"Demanding, mandarin, occasionally infuriating: the kind of book you're unlikely to finish the same year you begin it, but quite likely to keep dipping into, perhaps over a lifetime."
Palinuro Of Mexico ($14.95 paperback original; Jul. 15, 1996; 557 pp.; 1-56478-095-3): This intimidating Joycean novel, highly acclaimed when originally published (1977) in Spain, then later in its author's native Mexico and throughout Europe, is actually more commonplace-book than fiction: a rhapsodic celebration of the intricacy of the human body and its possibilities, sung (as it were) by del Paso's polymathic protagonist and narrator. Read full book review >
SNOW IN WINTER by Margaret Bacon
FICTION & LITERATURE
Released: July 12, 1996

"A quiet tale, with considerable muttering about physical and political change, but with pleasant people who generate a mild interest."
A gently hortatory tale set in England's Yorkshire and various suburbs from the '40s to the '70s, dealing with the progress of two cousins, one domestic and home-loving, the other an energetic career woman. Read full book review >
LOVE, SEX, AND MURDER by Sue Cameron
FICTION & LITERATURE
Released: July 12, 1996

"Entertainment law and the Hollywood power game here fall under the lens of a graphic intelligence that will keep you up like a pot of caffeine."
Stunning improvement over gossip maven Cameron's first novel, Honey Dust (1993), though staying in the same starry venue. Read full book review >
THE DARKENING LEAF by Caroline Stickland
FICTION & LITERATURE
Released: July 12, 1996

"A surprise-free zone with all the twists and turns of a yardstick, but Philobeth and some of the secondary characters (Philobeth's offbeat father, for example, and the wily Mahala) lend a refreshing, original note."
Once again, British writer Stickland (The Standing Hills, 1986, not reviewed) tackles 19th-century Dorset and spunky heroines—in this cookie-cutter (but reasonably likable) tale of love lost and love regained. Read full book review >
GIBBON'S DECLINE AND FALL by Sheri S. Tepper
FICTION & LITERATURE
Released: July 11, 1996

"Imagine The Women's Room invaded by Big Brother: A provocative, devastating, enthralling, consciousness-raiser."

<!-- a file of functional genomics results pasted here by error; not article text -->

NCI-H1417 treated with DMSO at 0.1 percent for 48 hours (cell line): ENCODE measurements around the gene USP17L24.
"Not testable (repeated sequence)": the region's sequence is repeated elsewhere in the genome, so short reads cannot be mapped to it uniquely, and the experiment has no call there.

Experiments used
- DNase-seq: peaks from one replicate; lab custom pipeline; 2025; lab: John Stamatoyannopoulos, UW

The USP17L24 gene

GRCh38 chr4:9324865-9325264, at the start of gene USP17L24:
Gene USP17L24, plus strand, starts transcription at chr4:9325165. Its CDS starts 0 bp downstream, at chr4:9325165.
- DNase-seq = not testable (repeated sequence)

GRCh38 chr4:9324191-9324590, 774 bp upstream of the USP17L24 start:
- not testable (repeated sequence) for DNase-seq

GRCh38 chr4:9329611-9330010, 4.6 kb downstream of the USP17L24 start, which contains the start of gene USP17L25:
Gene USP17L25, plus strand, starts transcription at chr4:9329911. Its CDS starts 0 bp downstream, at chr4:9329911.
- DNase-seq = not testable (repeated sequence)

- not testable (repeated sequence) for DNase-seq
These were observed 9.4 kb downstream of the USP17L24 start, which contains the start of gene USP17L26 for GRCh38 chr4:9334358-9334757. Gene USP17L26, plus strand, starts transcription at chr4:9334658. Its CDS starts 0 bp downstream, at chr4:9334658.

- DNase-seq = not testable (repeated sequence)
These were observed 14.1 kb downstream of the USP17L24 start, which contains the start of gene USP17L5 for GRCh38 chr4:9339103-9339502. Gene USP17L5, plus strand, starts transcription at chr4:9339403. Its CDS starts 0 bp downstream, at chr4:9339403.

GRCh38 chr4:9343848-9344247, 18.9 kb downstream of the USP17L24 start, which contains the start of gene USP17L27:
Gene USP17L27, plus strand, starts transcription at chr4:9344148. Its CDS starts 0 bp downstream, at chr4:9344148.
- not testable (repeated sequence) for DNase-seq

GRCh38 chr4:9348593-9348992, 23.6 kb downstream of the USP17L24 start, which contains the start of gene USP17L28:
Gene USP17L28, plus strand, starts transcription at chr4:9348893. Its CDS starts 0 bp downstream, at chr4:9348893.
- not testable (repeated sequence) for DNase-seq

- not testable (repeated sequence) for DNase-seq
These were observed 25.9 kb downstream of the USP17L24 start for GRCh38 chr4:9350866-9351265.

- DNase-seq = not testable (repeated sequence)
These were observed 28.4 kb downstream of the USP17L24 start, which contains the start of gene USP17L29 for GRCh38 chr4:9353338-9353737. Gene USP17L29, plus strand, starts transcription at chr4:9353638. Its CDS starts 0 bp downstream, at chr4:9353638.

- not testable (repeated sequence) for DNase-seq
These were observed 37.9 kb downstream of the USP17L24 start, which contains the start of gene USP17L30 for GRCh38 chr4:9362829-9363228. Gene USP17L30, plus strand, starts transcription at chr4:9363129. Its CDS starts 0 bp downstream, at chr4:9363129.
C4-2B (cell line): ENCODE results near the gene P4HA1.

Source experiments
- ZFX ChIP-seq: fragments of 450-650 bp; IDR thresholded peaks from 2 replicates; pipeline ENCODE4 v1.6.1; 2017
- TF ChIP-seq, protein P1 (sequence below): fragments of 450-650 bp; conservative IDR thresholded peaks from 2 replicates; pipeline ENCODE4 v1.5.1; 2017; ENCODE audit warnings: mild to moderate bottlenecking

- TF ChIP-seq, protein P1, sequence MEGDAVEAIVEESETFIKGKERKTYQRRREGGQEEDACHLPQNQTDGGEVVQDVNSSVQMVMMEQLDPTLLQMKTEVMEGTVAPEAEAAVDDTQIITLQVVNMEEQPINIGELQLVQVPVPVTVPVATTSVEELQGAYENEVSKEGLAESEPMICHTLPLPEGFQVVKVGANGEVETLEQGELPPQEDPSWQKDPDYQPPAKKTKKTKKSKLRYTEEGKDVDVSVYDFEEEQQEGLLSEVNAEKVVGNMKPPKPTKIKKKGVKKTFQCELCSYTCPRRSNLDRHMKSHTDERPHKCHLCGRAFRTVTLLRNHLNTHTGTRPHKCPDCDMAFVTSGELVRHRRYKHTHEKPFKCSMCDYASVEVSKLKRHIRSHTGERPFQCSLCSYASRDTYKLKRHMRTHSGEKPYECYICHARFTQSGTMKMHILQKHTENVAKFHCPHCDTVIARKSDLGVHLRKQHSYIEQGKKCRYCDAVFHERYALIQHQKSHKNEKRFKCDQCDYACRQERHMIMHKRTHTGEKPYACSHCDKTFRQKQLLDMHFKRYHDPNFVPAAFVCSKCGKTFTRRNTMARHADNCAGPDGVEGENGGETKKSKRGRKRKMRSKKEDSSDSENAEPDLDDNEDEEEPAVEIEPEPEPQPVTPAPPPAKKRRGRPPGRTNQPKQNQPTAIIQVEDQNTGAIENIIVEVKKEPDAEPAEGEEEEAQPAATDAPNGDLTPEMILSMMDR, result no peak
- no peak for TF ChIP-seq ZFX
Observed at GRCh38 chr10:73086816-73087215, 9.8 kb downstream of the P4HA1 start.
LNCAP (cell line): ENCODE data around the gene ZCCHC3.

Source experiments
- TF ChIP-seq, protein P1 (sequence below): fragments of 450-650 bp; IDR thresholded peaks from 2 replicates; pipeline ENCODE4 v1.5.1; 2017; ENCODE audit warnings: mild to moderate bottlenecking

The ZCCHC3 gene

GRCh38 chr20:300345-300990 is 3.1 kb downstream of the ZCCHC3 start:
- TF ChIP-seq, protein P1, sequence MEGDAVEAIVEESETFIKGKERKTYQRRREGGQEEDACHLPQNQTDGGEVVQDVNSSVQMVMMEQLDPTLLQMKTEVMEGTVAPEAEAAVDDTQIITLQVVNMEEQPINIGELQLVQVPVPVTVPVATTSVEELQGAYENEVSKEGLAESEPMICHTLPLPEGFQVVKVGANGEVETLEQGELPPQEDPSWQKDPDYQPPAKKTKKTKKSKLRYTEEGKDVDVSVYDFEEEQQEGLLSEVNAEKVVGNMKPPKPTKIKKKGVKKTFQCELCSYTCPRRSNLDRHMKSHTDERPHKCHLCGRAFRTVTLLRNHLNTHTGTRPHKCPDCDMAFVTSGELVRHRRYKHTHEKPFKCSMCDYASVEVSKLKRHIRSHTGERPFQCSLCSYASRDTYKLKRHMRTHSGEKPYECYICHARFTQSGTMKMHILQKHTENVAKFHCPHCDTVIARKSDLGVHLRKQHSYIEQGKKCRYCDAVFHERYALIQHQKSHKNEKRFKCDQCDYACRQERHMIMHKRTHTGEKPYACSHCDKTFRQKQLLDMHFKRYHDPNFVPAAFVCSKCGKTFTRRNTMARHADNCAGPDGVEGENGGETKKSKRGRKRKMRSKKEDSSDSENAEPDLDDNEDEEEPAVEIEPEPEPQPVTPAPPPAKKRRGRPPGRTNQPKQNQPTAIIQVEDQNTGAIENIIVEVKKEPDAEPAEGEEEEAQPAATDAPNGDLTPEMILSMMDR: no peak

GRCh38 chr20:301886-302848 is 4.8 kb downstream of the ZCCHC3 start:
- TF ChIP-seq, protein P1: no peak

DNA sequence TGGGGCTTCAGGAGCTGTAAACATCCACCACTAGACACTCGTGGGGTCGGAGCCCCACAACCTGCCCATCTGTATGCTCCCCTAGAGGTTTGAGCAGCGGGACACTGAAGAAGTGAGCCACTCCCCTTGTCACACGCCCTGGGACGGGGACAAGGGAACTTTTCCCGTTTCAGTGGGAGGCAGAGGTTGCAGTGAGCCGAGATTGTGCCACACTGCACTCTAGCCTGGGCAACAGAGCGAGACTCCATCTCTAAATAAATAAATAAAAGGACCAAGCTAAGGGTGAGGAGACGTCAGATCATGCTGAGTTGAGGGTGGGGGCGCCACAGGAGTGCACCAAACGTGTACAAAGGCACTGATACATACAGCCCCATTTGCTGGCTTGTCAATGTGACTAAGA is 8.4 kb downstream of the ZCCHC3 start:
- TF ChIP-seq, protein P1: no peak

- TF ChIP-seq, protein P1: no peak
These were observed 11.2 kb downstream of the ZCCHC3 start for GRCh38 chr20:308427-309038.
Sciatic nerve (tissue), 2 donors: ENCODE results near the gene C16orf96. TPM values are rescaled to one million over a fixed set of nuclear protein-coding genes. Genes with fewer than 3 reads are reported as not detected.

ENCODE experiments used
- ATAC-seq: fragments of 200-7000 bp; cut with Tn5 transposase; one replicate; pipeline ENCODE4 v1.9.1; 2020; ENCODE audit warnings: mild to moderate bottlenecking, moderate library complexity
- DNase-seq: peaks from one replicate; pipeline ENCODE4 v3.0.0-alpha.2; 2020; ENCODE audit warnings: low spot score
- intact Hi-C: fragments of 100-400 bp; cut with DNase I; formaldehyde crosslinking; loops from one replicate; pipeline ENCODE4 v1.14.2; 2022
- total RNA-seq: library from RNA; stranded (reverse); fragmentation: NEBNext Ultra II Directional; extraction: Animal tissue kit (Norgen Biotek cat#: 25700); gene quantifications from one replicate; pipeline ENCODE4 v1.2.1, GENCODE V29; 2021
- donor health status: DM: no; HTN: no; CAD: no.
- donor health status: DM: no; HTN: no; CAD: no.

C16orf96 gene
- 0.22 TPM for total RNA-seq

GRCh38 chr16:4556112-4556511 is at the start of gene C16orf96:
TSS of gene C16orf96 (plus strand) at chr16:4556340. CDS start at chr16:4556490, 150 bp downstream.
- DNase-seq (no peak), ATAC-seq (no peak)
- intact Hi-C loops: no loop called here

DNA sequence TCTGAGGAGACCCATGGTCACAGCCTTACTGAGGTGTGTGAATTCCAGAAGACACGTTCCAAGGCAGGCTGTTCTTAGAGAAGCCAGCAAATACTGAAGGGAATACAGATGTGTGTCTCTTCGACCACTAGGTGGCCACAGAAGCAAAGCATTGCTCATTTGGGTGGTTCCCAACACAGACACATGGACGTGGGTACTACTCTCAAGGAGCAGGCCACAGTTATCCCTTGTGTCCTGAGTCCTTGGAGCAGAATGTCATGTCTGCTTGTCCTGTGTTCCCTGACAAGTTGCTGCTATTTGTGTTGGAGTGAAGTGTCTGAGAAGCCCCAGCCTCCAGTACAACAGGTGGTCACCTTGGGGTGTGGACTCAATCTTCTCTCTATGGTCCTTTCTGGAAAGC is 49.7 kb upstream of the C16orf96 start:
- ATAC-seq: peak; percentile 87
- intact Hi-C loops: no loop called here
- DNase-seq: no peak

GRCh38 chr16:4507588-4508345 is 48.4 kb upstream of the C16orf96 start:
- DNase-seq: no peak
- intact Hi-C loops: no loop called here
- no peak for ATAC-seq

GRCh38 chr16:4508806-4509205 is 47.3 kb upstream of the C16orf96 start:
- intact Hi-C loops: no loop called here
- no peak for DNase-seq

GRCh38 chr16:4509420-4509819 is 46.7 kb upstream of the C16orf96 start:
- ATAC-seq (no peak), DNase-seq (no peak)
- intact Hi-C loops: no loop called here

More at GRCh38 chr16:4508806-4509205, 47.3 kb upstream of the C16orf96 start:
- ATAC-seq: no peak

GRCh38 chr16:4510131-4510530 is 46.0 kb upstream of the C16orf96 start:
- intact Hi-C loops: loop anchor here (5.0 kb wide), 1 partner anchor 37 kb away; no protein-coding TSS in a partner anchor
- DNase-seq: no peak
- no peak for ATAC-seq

In 1959, seven young women at college become such fast friends that they form the Decline and Fall Club, swearing an oath never to ``decline and fall,'' to remain true to their principles and each other, and to meet every year. Read full book review >
Kirkus Interview
Emma Straub
author of MODERN LOVERS
May 30, 2016

In Emma Straub’s new novel Modern Lovers, friends and former college bandmates Elizabeth and Andrew and Zoe have watched one another marry, buy real estate, and start businesses and families, all while trying to hold on to the identities of their youth. But nothing ages them like having to suddenly pass the torch (of sexuality, independence, and the ineffable alchemy of cool) to their own offspring. Back in the band’s heyday, Elizabeth put on a snarl over her Midwestern smile, Andrew let his unwashed hair grow past his chin, and Zoe was the lesbian all the straight women wanted to sleep with. Now nearing fifty, they all live within shouting distance in the same neighborhood deep in gentrified Brooklyn, and the trappings of the adult world seem to have arrived with ease. But the summer that their children reach maturity (and start sleeping together), the fabric of the adult lives suddenly begins to unravel, and the secrets and revelations that are finally let loose—about themselves, and about the famous fourth band member who soared and fell without them—can never be reclaimed. “Straub’s characters are a quirky and interesting bunch, well aware of their own good fortune, and it’s a pleasure spending time with them in leafy Ditmas Park,” our reviewer writes in a starred review. View video >